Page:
Last week I wrote about recycling, but hopefully communicated the message that recycling is a last resort after first trying to refuse, reduce, reuse and repurpose our waste. This week, the Green Team hosted its inaugural Free4All Stall in a bid to reuse old text books, unwanted stationery and unclaimed water bottles. They enthusiastically sorted donations, tested pens, sharpened pencils and checked the mechanisms on folders. Meanwhile, all water bottles were washed thoroughly and the bottoms of wobbly metal bottles hammered flat. On Monday morning, the stall opened to a large crowd of customers and within ten minutes, eight tables of stock were reduced to just one! Over the next few days, more donations were received and made their way quickly to new owners. This is a huge success for the Green Team as they spread their message of how acting on the desire for new is counterproductive for the environment and are instilling in their peers the acceptability of loving the preloved.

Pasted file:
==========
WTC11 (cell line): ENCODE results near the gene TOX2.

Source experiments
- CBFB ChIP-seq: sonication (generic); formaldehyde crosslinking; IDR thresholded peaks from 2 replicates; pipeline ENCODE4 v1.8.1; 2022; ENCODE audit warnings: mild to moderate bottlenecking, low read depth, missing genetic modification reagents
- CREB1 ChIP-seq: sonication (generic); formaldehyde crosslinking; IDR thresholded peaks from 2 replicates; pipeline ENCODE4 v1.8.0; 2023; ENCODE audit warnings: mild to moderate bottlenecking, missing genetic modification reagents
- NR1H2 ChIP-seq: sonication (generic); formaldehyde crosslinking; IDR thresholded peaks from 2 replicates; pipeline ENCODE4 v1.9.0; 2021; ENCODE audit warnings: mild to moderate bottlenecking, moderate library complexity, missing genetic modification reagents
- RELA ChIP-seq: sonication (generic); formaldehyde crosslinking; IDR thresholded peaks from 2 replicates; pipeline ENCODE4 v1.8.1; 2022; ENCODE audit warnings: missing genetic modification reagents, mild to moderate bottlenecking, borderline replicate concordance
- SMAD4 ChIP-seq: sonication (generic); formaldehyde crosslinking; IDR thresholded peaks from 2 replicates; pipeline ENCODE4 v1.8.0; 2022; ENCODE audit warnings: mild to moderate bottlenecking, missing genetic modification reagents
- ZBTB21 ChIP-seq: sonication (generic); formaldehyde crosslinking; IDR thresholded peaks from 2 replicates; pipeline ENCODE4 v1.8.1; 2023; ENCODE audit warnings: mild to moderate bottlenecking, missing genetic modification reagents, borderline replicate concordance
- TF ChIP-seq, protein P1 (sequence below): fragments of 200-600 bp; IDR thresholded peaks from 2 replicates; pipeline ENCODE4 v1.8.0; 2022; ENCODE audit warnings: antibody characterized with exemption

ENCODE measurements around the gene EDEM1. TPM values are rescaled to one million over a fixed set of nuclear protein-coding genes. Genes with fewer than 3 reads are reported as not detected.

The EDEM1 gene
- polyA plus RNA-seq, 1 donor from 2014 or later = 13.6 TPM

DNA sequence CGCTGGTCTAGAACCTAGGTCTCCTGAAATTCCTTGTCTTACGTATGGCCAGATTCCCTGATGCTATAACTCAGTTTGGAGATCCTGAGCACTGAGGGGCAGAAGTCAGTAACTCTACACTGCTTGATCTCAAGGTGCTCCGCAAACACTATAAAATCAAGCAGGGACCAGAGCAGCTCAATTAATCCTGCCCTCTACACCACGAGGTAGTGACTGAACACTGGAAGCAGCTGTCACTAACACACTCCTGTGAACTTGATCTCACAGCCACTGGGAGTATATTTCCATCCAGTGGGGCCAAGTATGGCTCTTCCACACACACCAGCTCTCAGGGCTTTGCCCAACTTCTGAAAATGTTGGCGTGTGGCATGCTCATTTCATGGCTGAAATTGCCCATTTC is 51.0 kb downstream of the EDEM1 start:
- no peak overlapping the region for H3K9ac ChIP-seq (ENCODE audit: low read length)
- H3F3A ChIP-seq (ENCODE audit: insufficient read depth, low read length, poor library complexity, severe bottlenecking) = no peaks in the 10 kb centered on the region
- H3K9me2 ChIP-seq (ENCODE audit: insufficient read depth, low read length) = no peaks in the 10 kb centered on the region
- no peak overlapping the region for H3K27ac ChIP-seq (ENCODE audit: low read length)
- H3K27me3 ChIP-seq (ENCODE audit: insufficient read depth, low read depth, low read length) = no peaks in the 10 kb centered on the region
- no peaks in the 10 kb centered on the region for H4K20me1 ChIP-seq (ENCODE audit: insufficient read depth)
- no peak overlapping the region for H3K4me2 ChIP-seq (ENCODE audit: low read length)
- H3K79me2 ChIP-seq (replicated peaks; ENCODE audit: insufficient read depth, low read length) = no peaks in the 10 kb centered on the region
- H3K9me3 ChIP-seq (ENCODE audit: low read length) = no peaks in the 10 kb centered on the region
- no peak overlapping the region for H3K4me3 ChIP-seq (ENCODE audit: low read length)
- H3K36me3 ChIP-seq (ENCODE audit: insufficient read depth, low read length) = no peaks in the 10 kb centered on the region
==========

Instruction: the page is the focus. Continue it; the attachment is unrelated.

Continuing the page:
Spent plastic items are in abundance and there are recycling schemes available across the state. However, recycled plastic is not currently a commodity that carries much value, unlike used metal, and the demand is not yet high – most manufacturers use virgin plastic in preference. This highlights the importance of reducing the amount of single-use/short-life plastic items that enter our lives. However, given the lack of alternatives in many cases, it can be impossible to avoid all items. This week saw the launch of the collections of oral care, beauty products and contact-lenses for recycling through Terracycle – collection boxes are currently at Student Reception in the Secondary School:
- Colgate’s Oral Care – all brands of toothpaste, manual toothbrushes and dental floss packaging
- L’Oréal/Garnier’s Beauty Products: all brands of hair care, cosmetics and skin care packaging
- Bausch + Lomb: all brands of contact lens and blister packs (not the cardboard packaging)
Ms Elizabeth Cranfield